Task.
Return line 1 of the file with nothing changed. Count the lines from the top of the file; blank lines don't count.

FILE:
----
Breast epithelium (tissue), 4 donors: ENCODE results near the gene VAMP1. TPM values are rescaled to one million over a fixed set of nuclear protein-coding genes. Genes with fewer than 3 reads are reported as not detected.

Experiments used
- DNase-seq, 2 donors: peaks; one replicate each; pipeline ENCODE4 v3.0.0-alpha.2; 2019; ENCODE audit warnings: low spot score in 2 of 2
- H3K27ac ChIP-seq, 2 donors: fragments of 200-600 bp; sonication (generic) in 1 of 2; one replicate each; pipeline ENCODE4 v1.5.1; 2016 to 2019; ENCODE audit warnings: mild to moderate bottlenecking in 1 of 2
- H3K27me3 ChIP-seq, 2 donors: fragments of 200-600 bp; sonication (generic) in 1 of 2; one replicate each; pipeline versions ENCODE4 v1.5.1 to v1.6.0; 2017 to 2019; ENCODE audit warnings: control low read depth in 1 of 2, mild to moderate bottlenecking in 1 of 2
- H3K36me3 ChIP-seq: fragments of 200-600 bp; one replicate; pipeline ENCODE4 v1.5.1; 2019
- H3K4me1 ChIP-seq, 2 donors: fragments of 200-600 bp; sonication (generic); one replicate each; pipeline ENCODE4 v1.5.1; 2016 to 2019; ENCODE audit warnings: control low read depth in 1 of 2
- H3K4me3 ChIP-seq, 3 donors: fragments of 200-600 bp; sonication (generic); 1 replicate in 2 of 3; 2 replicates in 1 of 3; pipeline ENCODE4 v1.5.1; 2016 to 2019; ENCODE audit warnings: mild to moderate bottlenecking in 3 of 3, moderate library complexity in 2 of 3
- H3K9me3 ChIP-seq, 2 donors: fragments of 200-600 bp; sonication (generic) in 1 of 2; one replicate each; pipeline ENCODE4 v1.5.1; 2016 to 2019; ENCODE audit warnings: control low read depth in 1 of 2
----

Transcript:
Breast epithelium (tissue), 4 donors: ENCODE results near the gene VAMP1. TPM values are rescaled to one million over a fixed set of nuclear protein-coding genes. Genes with fewer than 3 reads are reported as not detected.